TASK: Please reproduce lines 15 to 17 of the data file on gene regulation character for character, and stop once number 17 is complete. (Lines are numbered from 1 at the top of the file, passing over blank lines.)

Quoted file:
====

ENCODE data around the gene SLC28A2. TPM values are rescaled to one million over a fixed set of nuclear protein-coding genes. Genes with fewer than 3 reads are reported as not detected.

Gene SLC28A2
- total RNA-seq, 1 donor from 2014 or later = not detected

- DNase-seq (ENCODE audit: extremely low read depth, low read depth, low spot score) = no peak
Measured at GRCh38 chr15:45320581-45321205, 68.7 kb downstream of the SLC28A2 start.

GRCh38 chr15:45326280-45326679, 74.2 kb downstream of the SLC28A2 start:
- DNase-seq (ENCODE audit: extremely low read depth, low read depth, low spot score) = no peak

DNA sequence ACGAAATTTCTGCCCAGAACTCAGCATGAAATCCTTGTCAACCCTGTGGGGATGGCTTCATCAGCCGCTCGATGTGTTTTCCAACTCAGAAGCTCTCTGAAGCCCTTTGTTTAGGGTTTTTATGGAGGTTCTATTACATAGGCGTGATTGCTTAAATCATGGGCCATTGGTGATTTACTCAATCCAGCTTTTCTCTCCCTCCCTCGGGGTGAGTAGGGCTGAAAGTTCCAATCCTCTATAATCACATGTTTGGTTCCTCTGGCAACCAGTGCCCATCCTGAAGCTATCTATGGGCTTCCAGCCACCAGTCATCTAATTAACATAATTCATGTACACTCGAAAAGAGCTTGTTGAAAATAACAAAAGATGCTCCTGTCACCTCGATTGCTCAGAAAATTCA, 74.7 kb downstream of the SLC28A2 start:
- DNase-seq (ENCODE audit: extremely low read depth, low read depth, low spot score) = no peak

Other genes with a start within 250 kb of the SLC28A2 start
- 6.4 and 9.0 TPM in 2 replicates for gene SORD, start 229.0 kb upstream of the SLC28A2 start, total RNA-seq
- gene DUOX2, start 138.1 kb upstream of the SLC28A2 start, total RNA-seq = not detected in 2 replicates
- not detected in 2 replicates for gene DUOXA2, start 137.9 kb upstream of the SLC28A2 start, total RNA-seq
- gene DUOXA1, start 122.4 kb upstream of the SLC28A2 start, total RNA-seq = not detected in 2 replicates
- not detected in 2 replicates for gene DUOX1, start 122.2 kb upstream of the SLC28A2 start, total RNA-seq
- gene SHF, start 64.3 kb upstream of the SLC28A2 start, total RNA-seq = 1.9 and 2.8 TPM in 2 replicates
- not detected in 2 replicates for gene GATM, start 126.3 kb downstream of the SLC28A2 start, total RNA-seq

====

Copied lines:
- not detected in 2 replicates for gene DUOX1, start 122.2 kb upstream of the SLC28A2 start, total RNA-seq
- gene SHF, start 64.3 kb upstream of the SLC28A2 start, total RNA-seq = 1.9 and 2.8 TPM in 2 replicates
- not detected in 2 replicates for gene GATM, start 126.3 kb downstream of the SLC28A2 start, total RNA-seq